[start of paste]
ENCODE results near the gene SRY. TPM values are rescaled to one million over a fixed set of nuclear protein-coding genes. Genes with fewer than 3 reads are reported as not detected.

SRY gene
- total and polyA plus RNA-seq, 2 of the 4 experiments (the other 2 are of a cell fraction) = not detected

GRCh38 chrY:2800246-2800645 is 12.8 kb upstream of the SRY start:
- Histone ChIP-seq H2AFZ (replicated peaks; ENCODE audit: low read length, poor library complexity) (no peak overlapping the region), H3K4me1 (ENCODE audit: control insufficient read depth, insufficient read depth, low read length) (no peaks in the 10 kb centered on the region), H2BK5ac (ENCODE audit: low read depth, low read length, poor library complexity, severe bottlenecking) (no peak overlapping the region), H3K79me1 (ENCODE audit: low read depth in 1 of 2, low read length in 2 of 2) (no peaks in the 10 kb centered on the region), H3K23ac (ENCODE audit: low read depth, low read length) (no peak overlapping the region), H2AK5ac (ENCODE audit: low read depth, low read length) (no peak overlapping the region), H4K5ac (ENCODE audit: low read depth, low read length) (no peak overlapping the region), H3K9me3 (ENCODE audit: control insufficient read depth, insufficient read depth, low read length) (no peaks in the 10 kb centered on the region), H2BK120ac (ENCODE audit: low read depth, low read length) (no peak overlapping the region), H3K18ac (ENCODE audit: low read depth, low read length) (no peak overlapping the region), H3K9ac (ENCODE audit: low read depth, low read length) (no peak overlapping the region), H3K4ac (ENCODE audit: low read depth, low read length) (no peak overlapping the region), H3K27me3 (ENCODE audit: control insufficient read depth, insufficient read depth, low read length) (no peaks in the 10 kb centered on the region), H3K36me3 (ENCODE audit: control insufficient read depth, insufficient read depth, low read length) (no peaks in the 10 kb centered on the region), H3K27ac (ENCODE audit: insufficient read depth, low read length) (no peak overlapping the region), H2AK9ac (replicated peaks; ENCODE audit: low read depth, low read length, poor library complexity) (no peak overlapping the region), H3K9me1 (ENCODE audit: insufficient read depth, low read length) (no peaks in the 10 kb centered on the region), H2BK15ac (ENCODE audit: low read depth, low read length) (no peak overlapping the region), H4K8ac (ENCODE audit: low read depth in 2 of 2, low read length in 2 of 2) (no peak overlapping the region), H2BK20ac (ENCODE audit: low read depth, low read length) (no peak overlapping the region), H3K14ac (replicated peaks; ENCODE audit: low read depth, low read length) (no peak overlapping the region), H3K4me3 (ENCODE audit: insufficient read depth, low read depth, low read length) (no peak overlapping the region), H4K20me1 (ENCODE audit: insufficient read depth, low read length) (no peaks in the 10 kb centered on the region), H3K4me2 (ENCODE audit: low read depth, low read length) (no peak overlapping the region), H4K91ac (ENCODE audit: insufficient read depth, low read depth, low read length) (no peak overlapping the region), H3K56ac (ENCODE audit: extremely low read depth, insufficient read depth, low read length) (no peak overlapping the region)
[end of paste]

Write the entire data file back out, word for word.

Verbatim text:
ENCODE results near the gene SRY. TPM values are rescaled to one million over a fixed set of nuclear protein-coding genes. Genes with fewer than 3 reads are reported as not detected.

SRY gene
- total and polyA plus RNA-seq, 2 of the 4 experiments (the other 2 are of a cell fraction) = not detected

GRCh38 chrY:2800246-2800645 is 12.8 kb upstream of the SRY start:
- Histone ChIP-seq H2AFZ (replicated peaks; ENCODE audit: low read length, poor library complexity) (no peak overlapping the region), H3K4me1 (ENCODE audit: control insufficient read depth, insufficient read depth, low read length) (no peaks in the 10 kb centered on the region), H2BK5ac (ENCODE audit: low read depth, low read length, poor library complexity, severe bottlenecking) (no peak overlapping the region), H3K79me1 (ENCODE audit: low read depth in 1 of 2, low read length in 2 of 2) (no peaks in the 10 kb centered on the region), H3K23ac (ENCODE audit: low read depth, low read length) (no peak overlapping the region), H2AK5ac (ENCODE audit: low read depth, low read length) (no peak overlapping the region), H4K5ac (ENCODE audit: low read depth, low read length) (no peak overlapping the region), H3K9me3 (ENCODE audit: control insufficient read depth, insufficient read depth, low read length) (no peaks in the 10 kb centered on the region), H2BK120ac (ENCODE audit: low read depth, low read length) (no peak overlapping the region), H3K18ac (ENCODE audit: low read depth, low read length) (no peak overlapping the region), H3K9ac (ENCODE audit: low read depth, low read length) (no peak overlapping the region), H3K4ac (ENCODE audit: low read depth, low read length) (no peak overlapping the region), H3K27me3 (ENCODE audit: control insufficient read depth, insufficient read depth, low read length) (no peaks in the 10 kb centered on the region), H3K36me3 (ENCODE audit: control insufficient read depth, insufficient read depth, low read length) (no peaks in the 10 kb centered on the region), H3K27ac (ENCODE audit: insufficient read depth, low read length) (no peak overlapping the region), H2AK9ac (replicated peaks; ENCODE audit: low read depth, low read length, poor library complexity) (no peak overlapping the region), H3K9me1 (ENCODE audit: insufficient read depth, low read length) (no peaks in the 10 kb centered on the region), H2BK15ac (ENCODE audit: low read depth, low read length) (no peak overlapping the region), H4K8ac (ENCODE audit: low read depth in 2 of 2, low read length in 2 of 2) (no peak overlapping the region), H2BK20ac (ENCODE audit: low read depth, low read length) (no peak overlapping the region), H3K14ac (replicated peaks; ENCODE audit: low read depth, low read length) (no peak overlapping the region), H3K4me3 (ENCODE audit: insufficient read depth, low read depth, low read length) (no peak overlapping the region), H4K20me1 (ENCODE audit: insufficient read depth, low read length) (no peaks in the 10 kb centered on the region), H3K4me2 (ENCODE audit: low read depth, low read length) (no peak overlapping the region), H4K91ac (ENCODE audit: insufficient read depth, low read depth, low read length) (no peak overlapping the region), H3K56ac (ENCODE audit: extremely low read depth, insufficient read depth, low read length) (no peak overlapping the region)